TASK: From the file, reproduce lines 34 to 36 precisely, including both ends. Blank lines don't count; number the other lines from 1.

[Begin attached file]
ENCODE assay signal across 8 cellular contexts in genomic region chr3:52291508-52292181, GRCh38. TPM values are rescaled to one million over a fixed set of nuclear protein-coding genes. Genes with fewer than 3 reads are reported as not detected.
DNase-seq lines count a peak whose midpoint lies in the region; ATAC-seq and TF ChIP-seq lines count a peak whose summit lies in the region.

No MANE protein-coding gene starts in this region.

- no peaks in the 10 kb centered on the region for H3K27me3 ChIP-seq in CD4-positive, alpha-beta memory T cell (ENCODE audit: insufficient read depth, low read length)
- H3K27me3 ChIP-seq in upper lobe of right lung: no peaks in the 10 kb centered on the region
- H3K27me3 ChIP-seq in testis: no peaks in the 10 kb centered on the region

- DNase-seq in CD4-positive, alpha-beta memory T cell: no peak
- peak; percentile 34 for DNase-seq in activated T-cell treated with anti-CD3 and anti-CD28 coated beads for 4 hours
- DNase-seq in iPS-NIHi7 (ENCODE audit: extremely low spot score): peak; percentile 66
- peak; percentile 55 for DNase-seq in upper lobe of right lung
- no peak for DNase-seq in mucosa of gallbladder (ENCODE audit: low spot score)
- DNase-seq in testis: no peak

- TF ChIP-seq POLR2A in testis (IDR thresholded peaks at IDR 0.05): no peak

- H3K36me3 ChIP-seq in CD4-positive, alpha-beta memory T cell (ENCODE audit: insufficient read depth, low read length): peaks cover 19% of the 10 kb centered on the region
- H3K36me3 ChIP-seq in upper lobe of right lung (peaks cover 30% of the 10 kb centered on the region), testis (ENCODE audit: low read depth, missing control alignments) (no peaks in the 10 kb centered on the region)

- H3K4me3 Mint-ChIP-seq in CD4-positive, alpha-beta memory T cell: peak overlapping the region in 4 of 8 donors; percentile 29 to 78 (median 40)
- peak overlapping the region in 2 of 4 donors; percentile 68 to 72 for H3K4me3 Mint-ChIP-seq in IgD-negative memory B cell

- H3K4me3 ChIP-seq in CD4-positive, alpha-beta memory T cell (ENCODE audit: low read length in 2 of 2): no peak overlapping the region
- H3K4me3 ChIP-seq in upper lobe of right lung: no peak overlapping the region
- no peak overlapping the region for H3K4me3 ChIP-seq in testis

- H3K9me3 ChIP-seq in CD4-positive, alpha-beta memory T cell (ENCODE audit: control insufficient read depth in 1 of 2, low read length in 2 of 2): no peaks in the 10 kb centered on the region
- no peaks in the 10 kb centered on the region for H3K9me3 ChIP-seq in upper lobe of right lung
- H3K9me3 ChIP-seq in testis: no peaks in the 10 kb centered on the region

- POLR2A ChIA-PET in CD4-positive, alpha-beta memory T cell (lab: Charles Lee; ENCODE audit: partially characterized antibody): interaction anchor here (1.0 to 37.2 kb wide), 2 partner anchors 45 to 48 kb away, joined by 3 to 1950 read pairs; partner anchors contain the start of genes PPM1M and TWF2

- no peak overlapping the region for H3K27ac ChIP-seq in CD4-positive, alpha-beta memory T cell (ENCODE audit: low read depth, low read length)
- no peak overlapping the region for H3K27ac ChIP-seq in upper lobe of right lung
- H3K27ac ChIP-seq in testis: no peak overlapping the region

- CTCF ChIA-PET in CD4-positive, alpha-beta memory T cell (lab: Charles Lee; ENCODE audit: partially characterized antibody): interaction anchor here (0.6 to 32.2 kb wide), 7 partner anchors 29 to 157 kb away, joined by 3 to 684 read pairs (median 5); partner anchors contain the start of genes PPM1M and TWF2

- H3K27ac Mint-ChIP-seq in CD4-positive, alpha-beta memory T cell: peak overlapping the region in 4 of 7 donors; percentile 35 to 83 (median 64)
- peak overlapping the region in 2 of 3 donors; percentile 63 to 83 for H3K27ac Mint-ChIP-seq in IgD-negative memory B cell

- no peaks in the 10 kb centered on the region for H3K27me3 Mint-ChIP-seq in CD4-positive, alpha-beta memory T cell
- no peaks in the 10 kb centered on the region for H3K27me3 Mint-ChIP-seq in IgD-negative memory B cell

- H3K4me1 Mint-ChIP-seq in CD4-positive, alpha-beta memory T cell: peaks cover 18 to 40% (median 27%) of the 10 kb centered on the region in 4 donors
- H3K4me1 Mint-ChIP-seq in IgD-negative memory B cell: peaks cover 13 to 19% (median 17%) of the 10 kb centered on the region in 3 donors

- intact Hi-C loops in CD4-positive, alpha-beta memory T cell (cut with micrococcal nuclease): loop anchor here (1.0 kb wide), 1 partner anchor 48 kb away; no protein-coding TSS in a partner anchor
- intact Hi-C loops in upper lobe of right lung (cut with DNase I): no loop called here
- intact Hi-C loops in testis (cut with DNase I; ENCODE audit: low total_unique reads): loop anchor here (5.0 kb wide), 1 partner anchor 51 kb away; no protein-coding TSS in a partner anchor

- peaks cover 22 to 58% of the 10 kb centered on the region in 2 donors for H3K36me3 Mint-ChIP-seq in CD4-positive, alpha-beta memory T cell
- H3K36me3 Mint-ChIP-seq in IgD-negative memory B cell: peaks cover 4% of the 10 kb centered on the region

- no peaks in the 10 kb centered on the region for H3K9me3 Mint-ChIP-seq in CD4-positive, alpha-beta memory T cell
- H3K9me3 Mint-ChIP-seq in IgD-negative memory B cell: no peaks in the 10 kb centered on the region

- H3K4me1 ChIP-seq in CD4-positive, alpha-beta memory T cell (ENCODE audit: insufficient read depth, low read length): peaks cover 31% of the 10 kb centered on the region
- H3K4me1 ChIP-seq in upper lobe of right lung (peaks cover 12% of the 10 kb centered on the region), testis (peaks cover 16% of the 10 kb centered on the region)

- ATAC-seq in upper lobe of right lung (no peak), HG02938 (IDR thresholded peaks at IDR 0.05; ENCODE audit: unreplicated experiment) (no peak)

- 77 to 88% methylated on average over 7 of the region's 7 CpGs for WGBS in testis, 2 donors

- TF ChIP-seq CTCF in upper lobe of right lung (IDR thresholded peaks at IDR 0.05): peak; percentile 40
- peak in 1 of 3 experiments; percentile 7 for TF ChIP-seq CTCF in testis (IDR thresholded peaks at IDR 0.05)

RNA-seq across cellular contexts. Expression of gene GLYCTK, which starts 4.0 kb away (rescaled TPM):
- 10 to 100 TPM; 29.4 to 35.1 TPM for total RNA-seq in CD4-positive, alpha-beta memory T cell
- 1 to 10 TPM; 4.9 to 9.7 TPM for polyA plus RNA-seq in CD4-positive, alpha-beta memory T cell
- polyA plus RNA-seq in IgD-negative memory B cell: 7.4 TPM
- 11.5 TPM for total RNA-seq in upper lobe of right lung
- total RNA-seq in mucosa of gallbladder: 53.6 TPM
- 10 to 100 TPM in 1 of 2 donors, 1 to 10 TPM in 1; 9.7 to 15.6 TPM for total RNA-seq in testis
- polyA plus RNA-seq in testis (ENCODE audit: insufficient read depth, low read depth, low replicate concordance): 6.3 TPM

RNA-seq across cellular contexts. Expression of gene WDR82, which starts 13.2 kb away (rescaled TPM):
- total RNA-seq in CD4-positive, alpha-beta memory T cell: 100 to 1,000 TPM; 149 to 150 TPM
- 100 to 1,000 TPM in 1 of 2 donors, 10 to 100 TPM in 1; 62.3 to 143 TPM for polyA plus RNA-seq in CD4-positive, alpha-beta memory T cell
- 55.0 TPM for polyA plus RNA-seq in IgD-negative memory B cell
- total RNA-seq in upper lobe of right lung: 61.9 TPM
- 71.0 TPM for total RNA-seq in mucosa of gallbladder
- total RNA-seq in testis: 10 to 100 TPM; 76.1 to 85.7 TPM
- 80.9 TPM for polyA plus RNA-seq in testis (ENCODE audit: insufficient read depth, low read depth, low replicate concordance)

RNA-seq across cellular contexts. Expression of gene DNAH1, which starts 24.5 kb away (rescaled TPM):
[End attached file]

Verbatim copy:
- H3K4me1 Mint-ChIP-seq in IgD-negative memory B cell: peaks cover 13 to 19% (median 17%) of the 10 kb centered on the region in 3 donors

- intact Hi-C loops in CD4-positive, alpha-beta memory T cell (cut with micrococcal nuclease): loop anchor here (1.0 kb wide), 1 partner anchor 48 kb away; no protein-coding TSS in a partner anchor
- intact Hi-C loops in upper lobe of right lung (cut with DNase I): no loop called here